Battle of the Wicked Delta

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From the Scribblings of Count Andor

I was, at this point, making arrangements for my departure to new lands, but the realm of DarGarth was as exciting a place as ever. War had been brewing for some time in the First Realm. The two largest and most powerful countries were courting allies for an inevitable and singularly large war to settle small debts of honor that were accrued. This was a good thing for our realm, a chance for new recruits to be baptized in battle, a chance to bring out old banners and call in old favors. Unfortunately for me, I owed everyone on all sides favors, and could not be involved. Noblesse Oblige.

The Explorers Guild was more than an old ally, I co-founded it. And Mardur was my kith in equal part, and had served the realm in many, many ways. I cautioned both sides against turning our first large conflict, and hoped that whoever was the unfortunate leader (we take turns, Hail Eris) of my country on that day could steer Moot out of the conflict.

The offer came in from Commander Sir Froste first, who contacted me personally, a politeness few human leaders follow these days. He asked if Moot would like to attack with Mardur and stand up to the bigoted oppressors of the Explorers. I regretted to inform him that, witch hunt on my brother Jebb notwithstanding, we needed to place our small light assault brigade with the lesser of the forces, if at all.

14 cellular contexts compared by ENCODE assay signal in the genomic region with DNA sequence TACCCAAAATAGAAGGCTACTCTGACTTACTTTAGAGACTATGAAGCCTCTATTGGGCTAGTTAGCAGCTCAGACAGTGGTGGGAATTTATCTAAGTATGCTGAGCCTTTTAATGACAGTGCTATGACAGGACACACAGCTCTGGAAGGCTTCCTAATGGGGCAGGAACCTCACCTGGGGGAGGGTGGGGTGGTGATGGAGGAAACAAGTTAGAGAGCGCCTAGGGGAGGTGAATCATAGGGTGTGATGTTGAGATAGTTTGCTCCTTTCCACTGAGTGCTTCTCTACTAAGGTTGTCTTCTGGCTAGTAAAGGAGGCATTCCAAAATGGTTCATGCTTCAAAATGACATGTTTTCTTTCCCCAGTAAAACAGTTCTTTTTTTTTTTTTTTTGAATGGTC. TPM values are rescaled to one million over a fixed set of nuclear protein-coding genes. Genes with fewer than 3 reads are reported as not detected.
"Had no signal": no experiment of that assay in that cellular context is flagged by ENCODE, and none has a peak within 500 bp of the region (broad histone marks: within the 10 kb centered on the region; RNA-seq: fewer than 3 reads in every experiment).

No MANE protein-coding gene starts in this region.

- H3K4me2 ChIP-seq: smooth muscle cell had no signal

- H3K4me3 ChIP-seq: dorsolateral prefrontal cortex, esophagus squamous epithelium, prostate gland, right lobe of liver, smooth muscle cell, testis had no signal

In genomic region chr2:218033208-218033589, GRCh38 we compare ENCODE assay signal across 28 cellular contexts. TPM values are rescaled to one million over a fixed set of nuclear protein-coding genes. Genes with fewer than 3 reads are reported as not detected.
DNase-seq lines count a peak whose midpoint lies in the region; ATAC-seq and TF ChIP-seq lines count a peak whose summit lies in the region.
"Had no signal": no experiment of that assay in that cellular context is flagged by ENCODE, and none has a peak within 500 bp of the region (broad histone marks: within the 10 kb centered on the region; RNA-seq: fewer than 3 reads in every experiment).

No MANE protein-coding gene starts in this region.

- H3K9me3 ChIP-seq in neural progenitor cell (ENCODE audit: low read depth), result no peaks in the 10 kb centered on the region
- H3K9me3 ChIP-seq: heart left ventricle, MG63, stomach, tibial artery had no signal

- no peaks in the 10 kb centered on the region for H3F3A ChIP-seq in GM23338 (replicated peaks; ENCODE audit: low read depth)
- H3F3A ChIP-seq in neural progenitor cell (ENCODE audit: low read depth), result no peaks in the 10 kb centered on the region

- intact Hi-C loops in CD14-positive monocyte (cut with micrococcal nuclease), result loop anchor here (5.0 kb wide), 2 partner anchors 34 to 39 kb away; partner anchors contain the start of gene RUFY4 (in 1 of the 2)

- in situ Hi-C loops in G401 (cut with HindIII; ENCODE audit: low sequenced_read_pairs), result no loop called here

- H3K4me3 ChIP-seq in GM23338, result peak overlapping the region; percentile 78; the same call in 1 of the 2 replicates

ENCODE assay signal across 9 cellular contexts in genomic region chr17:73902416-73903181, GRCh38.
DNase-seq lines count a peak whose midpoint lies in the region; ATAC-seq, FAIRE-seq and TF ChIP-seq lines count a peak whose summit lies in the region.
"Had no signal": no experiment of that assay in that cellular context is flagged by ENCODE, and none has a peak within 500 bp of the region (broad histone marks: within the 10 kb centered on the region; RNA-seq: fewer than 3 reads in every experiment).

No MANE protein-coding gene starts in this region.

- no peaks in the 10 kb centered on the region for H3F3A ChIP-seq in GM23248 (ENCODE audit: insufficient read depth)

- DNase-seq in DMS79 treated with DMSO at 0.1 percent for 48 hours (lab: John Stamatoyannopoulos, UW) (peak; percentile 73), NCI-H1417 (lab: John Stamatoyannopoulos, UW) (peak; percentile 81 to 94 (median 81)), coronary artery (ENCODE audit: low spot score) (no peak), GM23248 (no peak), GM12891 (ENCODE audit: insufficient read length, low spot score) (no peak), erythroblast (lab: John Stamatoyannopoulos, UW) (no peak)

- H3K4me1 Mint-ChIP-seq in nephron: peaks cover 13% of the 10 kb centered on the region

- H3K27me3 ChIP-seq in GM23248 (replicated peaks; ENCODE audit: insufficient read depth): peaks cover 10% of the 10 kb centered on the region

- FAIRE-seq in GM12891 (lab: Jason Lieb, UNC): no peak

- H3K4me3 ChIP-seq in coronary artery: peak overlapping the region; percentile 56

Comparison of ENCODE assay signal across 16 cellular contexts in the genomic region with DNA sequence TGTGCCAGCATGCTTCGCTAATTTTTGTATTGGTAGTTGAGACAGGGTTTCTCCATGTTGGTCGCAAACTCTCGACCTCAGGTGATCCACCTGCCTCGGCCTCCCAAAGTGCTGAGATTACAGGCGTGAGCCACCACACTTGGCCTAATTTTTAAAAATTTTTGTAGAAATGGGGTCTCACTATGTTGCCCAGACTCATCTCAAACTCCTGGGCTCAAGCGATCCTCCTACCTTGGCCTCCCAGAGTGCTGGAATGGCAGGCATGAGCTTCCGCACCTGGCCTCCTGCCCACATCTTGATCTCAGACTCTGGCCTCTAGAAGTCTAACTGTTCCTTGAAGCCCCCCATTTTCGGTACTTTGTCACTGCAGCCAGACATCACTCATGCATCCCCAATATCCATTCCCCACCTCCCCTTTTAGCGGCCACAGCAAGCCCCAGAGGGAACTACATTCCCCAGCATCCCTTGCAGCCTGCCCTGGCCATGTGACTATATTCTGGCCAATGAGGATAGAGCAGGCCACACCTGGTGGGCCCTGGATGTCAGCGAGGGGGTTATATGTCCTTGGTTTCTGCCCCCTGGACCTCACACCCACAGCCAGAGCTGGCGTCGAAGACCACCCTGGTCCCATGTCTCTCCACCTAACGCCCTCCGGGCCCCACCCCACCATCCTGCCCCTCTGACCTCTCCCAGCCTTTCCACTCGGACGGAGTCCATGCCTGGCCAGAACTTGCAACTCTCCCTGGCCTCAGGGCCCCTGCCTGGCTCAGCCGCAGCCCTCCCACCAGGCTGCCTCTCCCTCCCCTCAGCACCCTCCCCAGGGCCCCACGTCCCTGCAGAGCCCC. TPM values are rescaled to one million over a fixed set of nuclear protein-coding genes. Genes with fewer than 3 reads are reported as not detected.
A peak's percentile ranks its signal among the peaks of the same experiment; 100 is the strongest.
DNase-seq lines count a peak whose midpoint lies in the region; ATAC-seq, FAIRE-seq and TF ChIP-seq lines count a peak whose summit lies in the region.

(Though… I was leaning towards siding with Mardur, because of the recent unpleasantness of the blatant fabrications of a kangaroo court which had singled out my brother, who reads a lot and never hurt anyone really and besides was quite new to the realm.)

Nox and Cragon, emissaries of the guild, informed me that Kendric’s bitter hunt of my brother Jebb for recent unpleasantries was called off. They asked for us to fight against Mardur with them, and I cautioned that Moot would only go where Discord led us, that we would fight for fun and for the side that needed swords most.

(Though… my brother’s persecution no longer an issue, we wished to remain apart from the upcoming unpleasantness, and focus on making even more friends among the folk of Dargarth)